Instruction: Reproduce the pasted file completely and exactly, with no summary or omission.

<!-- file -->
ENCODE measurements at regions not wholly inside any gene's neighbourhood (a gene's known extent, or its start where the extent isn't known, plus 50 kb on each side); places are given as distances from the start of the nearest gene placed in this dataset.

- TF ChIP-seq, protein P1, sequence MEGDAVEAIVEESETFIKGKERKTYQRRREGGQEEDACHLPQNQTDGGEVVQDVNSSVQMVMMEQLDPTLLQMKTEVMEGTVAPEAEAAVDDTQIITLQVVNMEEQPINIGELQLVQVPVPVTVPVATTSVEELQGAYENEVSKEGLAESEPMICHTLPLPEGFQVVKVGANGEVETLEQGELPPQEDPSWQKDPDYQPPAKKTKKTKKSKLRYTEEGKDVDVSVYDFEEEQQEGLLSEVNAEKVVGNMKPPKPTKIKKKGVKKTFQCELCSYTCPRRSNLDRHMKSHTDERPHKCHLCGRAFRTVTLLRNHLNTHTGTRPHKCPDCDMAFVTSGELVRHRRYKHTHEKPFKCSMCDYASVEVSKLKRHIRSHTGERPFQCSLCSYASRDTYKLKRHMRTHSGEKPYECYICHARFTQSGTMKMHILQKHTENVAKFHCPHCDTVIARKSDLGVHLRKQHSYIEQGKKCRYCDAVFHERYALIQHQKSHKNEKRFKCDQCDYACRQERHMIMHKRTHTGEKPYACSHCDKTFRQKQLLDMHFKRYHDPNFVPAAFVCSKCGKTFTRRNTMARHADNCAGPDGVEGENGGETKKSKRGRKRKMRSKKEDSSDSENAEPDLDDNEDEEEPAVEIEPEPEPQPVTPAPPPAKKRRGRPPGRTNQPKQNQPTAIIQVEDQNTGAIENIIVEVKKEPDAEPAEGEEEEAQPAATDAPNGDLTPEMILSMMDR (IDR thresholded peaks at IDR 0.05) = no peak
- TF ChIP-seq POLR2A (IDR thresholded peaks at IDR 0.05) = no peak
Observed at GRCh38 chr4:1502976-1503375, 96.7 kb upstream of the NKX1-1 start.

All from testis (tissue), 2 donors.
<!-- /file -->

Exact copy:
ENCODE measurements at regions not wholly inside any gene's neighbourhood (a gene's known extent, or its start where the extent isn't known, plus 50 kb on each side); places are given as distances from the start of the nearest gene placed in this dataset.

- TF ChIP-seq, protein P1, sequence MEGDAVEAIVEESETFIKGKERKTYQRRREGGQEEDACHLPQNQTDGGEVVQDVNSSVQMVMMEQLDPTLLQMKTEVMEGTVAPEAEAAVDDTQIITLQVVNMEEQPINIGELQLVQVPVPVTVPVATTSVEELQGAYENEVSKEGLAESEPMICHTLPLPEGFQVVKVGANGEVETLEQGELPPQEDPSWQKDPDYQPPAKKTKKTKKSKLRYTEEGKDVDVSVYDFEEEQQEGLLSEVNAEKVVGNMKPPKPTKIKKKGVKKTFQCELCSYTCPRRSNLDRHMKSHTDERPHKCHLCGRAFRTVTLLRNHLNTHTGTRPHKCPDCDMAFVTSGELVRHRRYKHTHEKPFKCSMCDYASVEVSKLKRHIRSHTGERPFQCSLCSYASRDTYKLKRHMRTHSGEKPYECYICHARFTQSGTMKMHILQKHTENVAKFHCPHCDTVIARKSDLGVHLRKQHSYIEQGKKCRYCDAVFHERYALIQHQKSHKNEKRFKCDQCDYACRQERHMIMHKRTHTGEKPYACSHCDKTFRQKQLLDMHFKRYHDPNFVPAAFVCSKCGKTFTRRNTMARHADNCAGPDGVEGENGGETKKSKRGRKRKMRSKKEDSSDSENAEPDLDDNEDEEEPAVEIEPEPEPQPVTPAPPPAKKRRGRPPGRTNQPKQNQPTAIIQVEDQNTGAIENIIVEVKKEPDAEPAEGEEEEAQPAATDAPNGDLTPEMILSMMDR (IDR thresholded peaks at IDR 0.05) = no peak
- TF ChIP-seq POLR2A (IDR thresholded peaks at IDR 0.05) = no peak
Observed at GRCh38 chr4:1502976-1503375, 96.7 kb upstream of the NKX1-1 start.

All from testis (tissue), 2 donors.